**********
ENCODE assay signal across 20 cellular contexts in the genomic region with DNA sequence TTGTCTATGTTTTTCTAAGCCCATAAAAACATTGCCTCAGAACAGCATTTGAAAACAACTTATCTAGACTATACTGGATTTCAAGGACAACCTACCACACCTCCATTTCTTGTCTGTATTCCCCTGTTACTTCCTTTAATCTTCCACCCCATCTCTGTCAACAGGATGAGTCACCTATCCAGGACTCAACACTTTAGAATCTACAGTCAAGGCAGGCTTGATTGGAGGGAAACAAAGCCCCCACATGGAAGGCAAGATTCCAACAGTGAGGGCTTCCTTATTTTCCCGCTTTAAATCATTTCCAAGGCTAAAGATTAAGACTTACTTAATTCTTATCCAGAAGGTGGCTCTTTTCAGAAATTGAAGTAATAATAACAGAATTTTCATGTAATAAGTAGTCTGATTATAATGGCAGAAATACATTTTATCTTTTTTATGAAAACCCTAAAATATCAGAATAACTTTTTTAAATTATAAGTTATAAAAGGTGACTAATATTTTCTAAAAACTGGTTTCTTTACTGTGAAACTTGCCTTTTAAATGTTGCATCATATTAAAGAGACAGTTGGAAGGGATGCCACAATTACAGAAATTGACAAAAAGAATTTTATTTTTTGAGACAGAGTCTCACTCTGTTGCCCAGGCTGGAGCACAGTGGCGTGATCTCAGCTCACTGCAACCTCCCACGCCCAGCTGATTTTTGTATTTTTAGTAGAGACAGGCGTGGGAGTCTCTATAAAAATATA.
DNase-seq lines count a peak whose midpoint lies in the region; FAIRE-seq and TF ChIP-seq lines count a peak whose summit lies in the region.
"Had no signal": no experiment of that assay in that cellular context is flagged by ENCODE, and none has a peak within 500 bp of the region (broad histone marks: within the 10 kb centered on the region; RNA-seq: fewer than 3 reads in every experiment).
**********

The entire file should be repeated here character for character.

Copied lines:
ENCODE assay signal across 20 cellular contexts in the genomic region with DNA sequence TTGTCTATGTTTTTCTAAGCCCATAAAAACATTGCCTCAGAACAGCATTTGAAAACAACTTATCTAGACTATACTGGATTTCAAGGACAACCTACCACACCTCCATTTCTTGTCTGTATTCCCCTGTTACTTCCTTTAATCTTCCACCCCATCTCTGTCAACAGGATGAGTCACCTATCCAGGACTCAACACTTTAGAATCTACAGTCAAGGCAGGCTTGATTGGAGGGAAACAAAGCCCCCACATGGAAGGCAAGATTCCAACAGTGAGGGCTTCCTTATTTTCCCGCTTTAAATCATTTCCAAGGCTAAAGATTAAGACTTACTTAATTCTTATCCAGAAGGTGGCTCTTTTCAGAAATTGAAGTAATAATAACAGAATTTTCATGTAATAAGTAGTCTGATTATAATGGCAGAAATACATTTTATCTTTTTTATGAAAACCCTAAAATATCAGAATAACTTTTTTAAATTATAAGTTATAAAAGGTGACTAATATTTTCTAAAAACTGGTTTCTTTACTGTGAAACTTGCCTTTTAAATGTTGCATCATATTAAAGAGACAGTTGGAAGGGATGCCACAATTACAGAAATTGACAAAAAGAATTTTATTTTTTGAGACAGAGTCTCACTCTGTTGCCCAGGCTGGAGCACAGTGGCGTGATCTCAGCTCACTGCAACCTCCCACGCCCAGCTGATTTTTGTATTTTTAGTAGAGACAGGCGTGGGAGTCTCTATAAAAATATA.
DNase-seq lines count a peak whose midpoint lies in the region; FAIRE-seq and TF ChIP-seq lines count a peak whose summit lies in the region.
"Had no signal": no experiment of that assay in that cellular context is flagged by ENCODE, and none has a peak within 500 bp of the region (broad histone marks: within the 10 kb centered on the region; RNA-seq: fewer than 3 reads in every experiment).